American Federation of Musicians v. Superior Court, 150 Cal. App. 2d 165 (Cal.App.Dist.2 04/16/1957)

Grainger v. Antoyan, 48 Cal. 2d 805 (Cal. 07/03/1957)

James v. Herbert, 154 Cal. App. 2d 873 (Cal.App.Dist.2 10/28/1957)

People v. Bouchard, 49 Cal. 2d 438 (Cal. 11/22/1957)

Horning v. Ladd, 157 Cal. App. 2d 806 (Cal.App.Dist.2 02/24/1958)

Plumer v. Superior Court of Los Angeles County, 50 Cal. 2d 631 (Cal. 07/17/1958)

Kux v. Cal-West Lumber Corp., 162 Cal. App. 2d 500 (Cal.App.Dist.2 08/01/1958)

Schalow v. Schalow, 163 Cal. App. 2d 448 (Cal.App.Dist.3 09/11/1958)

Roberts v. Adams, 164 Cal. App. 2d 312 (Cal.App.Dist.2 10/17/1958)

Roven v. Miller, 168 Cal. App. 2d 391 (Cal.App.Dist.4 03/05/1959)

Stark v. Stark, 177 Cal. App. 2d 561 (Cal.App.Dist.3 01/29/1960)

Hoult v. Beam, 178 Cal. App. 2d 736 (Cal.App.Dist.3 03/09/1960)

Herz v. Clarks Market, 179 Cal. App. 2d 471 (Cal.App.Dist.1 04/05/1960)

House v. Lala, 180 Cal. App. 2d 412 (Cal.App.Dist.2 04/27/1960)

People v. Kerfoot, 184 Cal. App. 2d 622, (Cal.App.Dist.2 09/16/1960)

Thompson v. California Brewing Co., 191 Cal. App. 2d 506, (Cal.App.Dist.1 04/25/1961)

Ontario Downs Inc. v. Lauppe, 192 Cal. App. 2d 697 (Cal.App.Dist.3 05/31/1961)

Hansen Pacific Corp. v. Buck Mountain Logging Co., 191 Cal. App. 2d 826 (Cal.App.Dist.3 05/05/1961)

Spector v. National Pictures Corp., 201 Cal. App. 2d 217 (Cal.App.Dist.2 03/12/1962)

Powers Regulator Co. v. Seaboard Surety Co., 204 Cal. App. 2d 338 (Cal.App.Dist.2 06/04/1962)

Pascoe Steel Corp. v. Pozun Brothers Inc., 205 Cal. App. 2d 762, (Cal.App.Dist.2 07/23/1962)

Kaufmann v. Nilan, 207 Cal. App. 2d 1 (Cal.App.Dist.1 08/20/1962)

Wilson v. Roppolo, 207 Cal. App. 2d 276 (Cal.App.Dist.1 08/30/1962)

Alaimo v. Tsunoda, 215 Cal. App. 2d 94 (Cal.App.Dist.1 04/15/1963)

Spaziani v. Millar, 215 Cal. App. 2d 667 (Cal.App.Dist.4 05/02/1963)

Mueller v. Chandler, 217 Cal. App. 2d 521 (Cal.App.Dist.4 06/24/1963)

Boys Town USA Inc. v. World Church, 221 Cal. App. 2d 468 (Cal.App.Dist.2 10/23/1963)

Burrow v. Timmsen, 223 Cal. App. 2d 283 (Cal.App.Dist.2 12/13/1963)

Estate of William J. Zappettini v. Ferroggiaro, 223 Cal. App. 2d 424 (Cal.App.Dist.1 12/17/1963)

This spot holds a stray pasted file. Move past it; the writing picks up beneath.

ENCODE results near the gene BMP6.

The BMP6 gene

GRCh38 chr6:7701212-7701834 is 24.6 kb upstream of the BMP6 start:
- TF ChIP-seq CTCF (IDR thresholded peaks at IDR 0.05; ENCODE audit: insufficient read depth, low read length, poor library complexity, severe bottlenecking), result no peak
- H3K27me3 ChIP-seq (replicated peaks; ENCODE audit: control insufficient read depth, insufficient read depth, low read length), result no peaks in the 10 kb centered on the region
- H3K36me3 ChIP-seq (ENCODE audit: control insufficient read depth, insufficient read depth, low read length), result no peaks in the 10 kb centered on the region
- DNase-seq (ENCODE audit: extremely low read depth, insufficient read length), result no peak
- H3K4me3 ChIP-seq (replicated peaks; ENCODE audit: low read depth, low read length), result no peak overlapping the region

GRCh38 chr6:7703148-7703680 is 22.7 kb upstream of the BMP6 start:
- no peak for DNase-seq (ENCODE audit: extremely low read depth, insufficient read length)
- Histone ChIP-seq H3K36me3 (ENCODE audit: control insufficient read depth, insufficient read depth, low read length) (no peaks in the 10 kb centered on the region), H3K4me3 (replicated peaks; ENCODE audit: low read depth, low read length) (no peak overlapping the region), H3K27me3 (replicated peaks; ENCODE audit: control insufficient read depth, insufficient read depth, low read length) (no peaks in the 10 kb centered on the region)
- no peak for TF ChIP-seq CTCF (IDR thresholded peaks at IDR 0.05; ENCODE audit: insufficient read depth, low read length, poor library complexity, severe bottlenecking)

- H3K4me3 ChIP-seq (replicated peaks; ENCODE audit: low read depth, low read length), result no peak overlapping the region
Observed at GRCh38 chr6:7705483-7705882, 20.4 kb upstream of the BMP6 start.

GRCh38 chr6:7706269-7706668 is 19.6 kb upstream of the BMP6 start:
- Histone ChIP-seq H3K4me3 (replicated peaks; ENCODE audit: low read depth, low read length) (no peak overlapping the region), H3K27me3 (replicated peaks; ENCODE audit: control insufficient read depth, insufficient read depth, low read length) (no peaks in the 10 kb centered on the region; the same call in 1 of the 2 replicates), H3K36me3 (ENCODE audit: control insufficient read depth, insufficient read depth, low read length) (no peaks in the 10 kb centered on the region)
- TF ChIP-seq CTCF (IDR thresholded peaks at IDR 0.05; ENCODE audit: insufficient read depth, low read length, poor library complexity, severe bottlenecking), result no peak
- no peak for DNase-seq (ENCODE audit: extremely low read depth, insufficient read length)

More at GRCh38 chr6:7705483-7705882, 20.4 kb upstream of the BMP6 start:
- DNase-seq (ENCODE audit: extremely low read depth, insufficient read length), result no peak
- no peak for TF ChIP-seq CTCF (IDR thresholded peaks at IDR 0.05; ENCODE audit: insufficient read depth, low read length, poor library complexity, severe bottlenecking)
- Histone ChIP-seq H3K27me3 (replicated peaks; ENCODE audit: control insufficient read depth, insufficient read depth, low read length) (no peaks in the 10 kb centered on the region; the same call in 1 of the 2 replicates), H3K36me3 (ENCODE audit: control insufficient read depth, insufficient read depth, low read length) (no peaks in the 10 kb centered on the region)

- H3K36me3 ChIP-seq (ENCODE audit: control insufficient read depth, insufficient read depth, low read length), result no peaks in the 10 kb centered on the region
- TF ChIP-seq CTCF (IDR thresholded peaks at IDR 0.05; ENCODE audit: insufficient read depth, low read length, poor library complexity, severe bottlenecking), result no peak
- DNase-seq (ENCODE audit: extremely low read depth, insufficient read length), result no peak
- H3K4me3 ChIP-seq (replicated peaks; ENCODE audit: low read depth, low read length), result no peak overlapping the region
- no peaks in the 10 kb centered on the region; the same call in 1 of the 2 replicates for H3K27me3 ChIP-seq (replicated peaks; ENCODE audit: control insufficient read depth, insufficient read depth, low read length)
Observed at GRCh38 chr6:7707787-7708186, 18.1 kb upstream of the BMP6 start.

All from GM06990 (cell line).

Weisberg v. Ashcraft, 223 Cal. App. 2d 793 (Cal.App.Dist.2 12/27/1963)

Magna Development Co. v. Reed, 228 Cal. App. 2d 230 (Cal.App.Dist.1 06/26/1964)

Conley v. Fate, 227 Cal. App. 2d 418 (Cal.App.Dist.2 05/25/1964)

Haase v. Lamia, 229 Cal. App. 2d 654 (Cal.App.Dist.2 09/14/1964)

Smith v. Holmwood, 231 Cal. App. 2d 549 (Cal.App.Dist.3 01/04/1965)

Drewry v. Welch, 236 Cal. App. 2d 159 (Cal.App.Dist.1 07/29/1965)

Colonial Savings and Loan Association v. Redwood Empire Title Co., 236 Cal. App. 2d 186 (Cal.App.Dist.1 07/30/1965)

Amacorp Industrial Leasing Co. v. Robert C. Young Associates Inc., (Cal.App.Dist.2 10/28/1965)

Kett v. Graeser, 241 Cal. App. 2d 571 (Cal.App.Dist.1 04/19/1966)

Zitny v. State Bar of California, 64 Cal. 2d 787 (Cal. 07/01/1966)

Vezaldenos v. Keller, 254 Cal. App. 2d 816 (Cal.App.Dist.5 09/29/1967)

Efron v. Kalmanovitz, 249 Cal. App. 2d 187 (Cal.App.Dist.2 03/06/1967)

Carpenson v. Najarian, 254 Cal. App. 2d 856 (Cal.App.Dist.5 10/02/1967)

People v. Midkiff, 262 Cal. App. 2d 734 (Cal.App.Dist.2 06/05/1968)

Zmak v. Arata Pontiac, 265 Cal. App. 2d 689 (Cal.App.Dist.1 09/16/1968)

White Point Co. v. Herrington, 268 Cal. App. 2d 458 (Cal.App.Dist.2 12/23/1968)

Lawrence v. Shutt, 269 Cal. App. 2d 749 (Cal.App.Dist.4 02/17/1969)

Swaffield v. Universal Ecsco Corp., 271 Cal. App. 2d 147 (Cal.App.Dist.2 03/27/1969)

Elster's Sales v. Longo, 4 Cal. App. 3d 216 (Cal.App.Dist.2 02/06/1970)

A. A. Baxter Corp. v. Home Owners & Lenders, 7 Cal. App. 3d 725 (Cal.App.Dist.4 05/19/1970)

Skelly v. Richman, 10 Cal. App. 3d 844 (Cal.App.Dist.2 08/26/1970)

Hunt v. Smyth, 25 Cal. App. 3d 807 (Cal.App.Dist.1 05/22/1972)

Brecher v. Gleason, 27 Cal. App. 3d 496 (Cal.App.Dist.2 08/28/1972)

Sevin v. State Bar of California, 8 Cal. 3d 641 (Cal. 01/05/1973)

People v. Randono, 32 Cal. App. 3d 164 (Cal.App.Dist.4 05/08/1973)

Dorman v. International Harvester Co., 46 Cal. App. 3d 11 (Cal.App.Dist.2 03/13/1975)

Dixon Mobile Homes Inc. v. Walters, 48 Cal. App. 3d 964 (Cal.App.Dist.3 06/06/1975)

Gantry Construction Co. v. American Pipe and Construction Co., 49 Cal. App. 3d 186 (Cal.App.Dist.2 06/18/1975)

Diaz v. United California Bank, 71 Cal. App. 3d 161 (Cal.App.Dist.2 06/27/1977)

Steiner v. Mobil Oil Corp., 20 Cal. 3d 90 (Cal. 10/11/1977)

Eldridge v. Burns, 76 Cal. App. 3d 396 (Cal.App.Dist.1 01/03/1978)

Sayble v. Feinman, 76 Cal. App. 3d 509 (Cal.App.Dist.2 01/04/1978

People v. Baseline, 84 Cal. App. 3d 662 (Cal.App.Dist.4 09/07/1978)

People v. Wong, 93 Cal. App. 3d 151 (Cal.App.Dist.2 05/17/1979)

People v. Batiste, 109 Cal. App. 3d 328 (Cal.App.Dist.2 08/19/1980)

Schneider v. Ampliflo Corp., 148 Cal. App. 3d 637 (Cal.App.Dist.2 11/01/1983)

Bartley v. Karas, 150 Cal. App. 3d 336 (Cal.App.Dist.1 12/30/1983)

Kawasho International v. Lakewood Pipe Service Inc., 152 Cal. App. 3d 785 (Cal.App.Dist.2 12/30/1983)

People v. Cervantes, 154 Cal. App. 3d 353 (Cal.App.Dist.5 03/19/1984)

E&H Wholesale Inc. v. Bros., 158 Cal. App. 3d 728 (Cal.App.Dist.2 07/25/1984)